"What's stopping an imdependent Scotland (or any other country) deciding to mirror the value of the UK pound? The only restriction I can see is potentially international copyright laws, but why then couldn't they keep parity but call it (say) the 'ellbie' or something."
There is nothing to stop an independent Scotland (or anywhere else) from simply using the pound without an agreement, though it is generally considered a poor choice, given that its a complete surrender of monetary control.
As far as having a separate currency with its value pegged to the pound, imagine the following scenario: many Scots with savings worry about the peg being maintained, and therefore decide they don't want their life savings in the new currency, and so change them for sterling, dollars, gold, etc. This floods the market with the new currency, and naturally that forces the price (ie the value) down. This forces the Scottish central bank to step in to support (ie buy) the new currency with its reserves to maintain the peg. But these reserves are limited, which everyone of course knows, causing more people and businesses to try to get their money out before its too late. At some point the Scottish central bank has to stop buying, or simply run out of reserves. The currency crashes and the peg is abandoned. And this doesn't even consider speculators who anticipate this exact possibility, place their bets on it, and then work to make it come about - as George Soros forced sterling itself out of a similar arrangement (the ERM) in the nineties, making himself billions.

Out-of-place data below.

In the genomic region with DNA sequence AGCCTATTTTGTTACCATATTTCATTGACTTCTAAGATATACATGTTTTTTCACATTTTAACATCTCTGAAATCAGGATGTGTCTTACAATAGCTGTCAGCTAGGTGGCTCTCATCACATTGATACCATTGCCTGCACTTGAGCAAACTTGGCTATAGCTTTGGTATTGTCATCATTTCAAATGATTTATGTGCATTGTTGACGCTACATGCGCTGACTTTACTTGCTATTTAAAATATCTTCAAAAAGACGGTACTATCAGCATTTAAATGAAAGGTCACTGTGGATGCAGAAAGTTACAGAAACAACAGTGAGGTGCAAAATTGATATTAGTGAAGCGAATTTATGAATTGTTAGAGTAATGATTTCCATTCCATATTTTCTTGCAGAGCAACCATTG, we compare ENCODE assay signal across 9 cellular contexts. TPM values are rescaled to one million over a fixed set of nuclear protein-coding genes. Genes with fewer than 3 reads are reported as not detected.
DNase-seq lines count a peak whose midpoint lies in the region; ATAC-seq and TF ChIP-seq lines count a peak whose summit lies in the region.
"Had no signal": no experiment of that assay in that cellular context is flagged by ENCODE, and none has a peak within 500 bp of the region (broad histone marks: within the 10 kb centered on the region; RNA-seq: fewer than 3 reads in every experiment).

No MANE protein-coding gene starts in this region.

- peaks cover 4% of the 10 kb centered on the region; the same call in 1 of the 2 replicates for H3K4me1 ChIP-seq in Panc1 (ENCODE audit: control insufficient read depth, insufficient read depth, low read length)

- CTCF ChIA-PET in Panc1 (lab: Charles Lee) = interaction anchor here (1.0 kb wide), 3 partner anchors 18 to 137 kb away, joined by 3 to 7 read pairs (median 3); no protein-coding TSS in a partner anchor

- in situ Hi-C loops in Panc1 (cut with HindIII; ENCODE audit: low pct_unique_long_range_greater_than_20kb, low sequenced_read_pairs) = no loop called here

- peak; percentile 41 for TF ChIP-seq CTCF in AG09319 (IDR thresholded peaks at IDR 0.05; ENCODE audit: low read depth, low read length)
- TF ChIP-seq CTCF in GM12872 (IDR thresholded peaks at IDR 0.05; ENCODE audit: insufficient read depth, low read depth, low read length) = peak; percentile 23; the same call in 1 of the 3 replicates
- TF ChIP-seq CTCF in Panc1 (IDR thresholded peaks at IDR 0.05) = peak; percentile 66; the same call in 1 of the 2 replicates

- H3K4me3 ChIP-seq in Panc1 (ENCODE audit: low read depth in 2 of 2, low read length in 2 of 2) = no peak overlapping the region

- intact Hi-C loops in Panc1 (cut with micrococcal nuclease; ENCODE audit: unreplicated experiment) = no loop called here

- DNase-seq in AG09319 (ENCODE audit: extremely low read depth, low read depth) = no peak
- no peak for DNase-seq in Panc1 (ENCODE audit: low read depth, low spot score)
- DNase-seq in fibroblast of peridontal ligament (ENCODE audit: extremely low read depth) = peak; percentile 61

Currency pegs used to be a lot more sustainable, since capital controls could physically prevent people from changing their money, but that isn't how the western world works these days. If Scotland were to launch its own currency it would pretty much have to be free floating - which seems like it would be the logical choice anyway, given how much of the SNP's rhetoric is about escaping the control of Westminster, which is surely only possible with monetary independence. I guess their analysis is that asking Scots to vote to have their savings redenominated is a non-starter, hence their absolute insistence that the UK secretly intends to offer a full currency union in the event of independence.